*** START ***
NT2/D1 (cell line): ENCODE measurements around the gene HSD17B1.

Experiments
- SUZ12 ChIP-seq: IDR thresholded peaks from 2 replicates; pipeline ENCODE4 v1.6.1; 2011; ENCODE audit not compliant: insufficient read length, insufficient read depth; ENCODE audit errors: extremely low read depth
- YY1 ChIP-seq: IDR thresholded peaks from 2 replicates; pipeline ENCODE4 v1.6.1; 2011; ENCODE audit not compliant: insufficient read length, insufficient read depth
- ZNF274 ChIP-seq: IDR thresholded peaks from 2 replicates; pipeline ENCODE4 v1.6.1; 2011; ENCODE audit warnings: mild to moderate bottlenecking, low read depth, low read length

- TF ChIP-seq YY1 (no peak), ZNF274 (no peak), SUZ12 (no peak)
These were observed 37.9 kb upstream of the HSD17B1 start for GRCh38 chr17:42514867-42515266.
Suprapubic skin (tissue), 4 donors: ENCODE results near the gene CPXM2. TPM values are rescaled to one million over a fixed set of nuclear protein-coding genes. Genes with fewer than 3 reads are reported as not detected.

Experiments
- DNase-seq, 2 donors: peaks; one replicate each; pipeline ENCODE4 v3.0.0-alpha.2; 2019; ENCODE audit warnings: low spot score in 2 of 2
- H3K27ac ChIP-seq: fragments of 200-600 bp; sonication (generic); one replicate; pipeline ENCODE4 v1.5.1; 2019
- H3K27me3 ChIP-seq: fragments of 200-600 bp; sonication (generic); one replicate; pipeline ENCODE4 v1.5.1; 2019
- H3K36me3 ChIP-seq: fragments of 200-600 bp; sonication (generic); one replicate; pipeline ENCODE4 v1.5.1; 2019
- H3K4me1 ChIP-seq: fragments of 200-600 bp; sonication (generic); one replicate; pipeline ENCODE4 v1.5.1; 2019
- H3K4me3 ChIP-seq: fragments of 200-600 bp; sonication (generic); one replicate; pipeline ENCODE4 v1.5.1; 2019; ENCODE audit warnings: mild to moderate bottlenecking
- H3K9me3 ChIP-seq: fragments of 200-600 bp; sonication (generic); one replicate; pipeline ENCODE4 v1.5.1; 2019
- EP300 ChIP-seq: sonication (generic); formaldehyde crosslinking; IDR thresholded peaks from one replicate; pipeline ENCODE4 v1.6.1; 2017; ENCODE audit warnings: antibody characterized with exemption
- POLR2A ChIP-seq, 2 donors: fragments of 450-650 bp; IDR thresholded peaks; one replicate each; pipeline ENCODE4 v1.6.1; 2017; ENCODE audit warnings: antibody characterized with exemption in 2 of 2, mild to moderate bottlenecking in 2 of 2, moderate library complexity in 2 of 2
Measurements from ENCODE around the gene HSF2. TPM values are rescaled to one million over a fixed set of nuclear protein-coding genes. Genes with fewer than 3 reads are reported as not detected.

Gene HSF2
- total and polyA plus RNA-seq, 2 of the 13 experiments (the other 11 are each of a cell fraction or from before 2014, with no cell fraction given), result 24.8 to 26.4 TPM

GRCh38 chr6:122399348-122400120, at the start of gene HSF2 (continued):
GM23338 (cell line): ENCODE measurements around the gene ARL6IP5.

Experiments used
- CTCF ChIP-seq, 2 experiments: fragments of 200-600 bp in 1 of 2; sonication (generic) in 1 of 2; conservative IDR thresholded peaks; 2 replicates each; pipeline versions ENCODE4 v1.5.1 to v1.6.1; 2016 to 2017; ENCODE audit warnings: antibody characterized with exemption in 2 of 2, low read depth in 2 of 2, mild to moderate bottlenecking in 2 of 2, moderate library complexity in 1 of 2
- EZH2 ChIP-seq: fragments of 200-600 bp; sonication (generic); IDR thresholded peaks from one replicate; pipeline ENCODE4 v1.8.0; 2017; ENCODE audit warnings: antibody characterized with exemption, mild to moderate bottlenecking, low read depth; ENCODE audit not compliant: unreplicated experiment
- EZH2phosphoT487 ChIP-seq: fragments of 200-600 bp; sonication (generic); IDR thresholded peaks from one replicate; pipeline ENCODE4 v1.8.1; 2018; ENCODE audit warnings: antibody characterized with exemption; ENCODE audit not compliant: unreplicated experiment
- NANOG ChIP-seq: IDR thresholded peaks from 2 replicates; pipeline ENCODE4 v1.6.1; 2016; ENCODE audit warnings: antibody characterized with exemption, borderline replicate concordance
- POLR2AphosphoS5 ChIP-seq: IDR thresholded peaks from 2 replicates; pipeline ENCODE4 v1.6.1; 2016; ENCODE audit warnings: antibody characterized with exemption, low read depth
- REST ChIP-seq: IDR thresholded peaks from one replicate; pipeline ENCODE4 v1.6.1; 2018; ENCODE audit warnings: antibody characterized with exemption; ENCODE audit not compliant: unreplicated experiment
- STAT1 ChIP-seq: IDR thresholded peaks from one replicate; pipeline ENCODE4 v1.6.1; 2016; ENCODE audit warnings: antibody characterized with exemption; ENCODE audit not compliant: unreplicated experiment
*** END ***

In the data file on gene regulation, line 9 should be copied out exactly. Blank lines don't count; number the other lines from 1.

Experiments